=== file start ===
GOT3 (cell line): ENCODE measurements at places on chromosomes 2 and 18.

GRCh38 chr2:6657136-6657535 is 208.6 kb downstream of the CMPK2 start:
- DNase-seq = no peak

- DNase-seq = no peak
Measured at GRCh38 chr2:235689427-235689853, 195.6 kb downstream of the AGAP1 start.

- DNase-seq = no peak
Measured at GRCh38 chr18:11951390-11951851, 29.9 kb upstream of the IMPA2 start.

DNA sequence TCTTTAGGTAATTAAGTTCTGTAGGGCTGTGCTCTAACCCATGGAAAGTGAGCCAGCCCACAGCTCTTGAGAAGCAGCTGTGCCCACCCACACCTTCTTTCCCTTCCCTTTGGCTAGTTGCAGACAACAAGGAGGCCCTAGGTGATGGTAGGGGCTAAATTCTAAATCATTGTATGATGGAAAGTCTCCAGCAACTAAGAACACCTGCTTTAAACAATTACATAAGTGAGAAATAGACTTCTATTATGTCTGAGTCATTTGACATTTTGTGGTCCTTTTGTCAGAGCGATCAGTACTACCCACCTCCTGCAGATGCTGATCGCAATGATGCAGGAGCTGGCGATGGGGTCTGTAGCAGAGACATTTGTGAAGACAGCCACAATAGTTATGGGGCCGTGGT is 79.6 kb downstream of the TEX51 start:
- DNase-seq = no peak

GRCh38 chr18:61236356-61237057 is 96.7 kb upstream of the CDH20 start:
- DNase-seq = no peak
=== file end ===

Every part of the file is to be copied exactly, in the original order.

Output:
GOT3 (cell line): ENCODE measurements at places on chromosomes 2 and 18.

GRCh38 chr2:6657136-6657535 is 208.6 kb downstream of the CMPK2 start:
- DNase-seq = no peak

- DNase-seq = no peak
Measured at GRCh38 chr2:235689427-235689853, 195.6 kb downstream of the AGAP1 start.

- DNase-seq = no peak
Measured at GRCh38 chr18:11951390-11951851, 29.9 kb upstream of the IMPA2 start.

DNA sequence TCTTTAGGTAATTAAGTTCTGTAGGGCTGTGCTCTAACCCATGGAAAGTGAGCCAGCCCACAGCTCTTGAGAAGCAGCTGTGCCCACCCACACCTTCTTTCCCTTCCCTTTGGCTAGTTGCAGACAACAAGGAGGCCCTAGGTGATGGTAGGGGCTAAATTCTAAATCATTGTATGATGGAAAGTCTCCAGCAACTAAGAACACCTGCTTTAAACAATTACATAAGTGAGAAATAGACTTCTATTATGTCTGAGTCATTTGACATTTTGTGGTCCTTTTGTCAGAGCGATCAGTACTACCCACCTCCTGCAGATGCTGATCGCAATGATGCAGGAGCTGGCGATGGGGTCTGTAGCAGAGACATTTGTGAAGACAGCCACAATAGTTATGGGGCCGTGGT is 79.6 kb downstream of the TEX51 start:
- DNase-seq = no peak

GRCh38 chr18:61236356-61237057 is 96.7 kb upstream of the CDH20 start:
- DNase-seq = no peak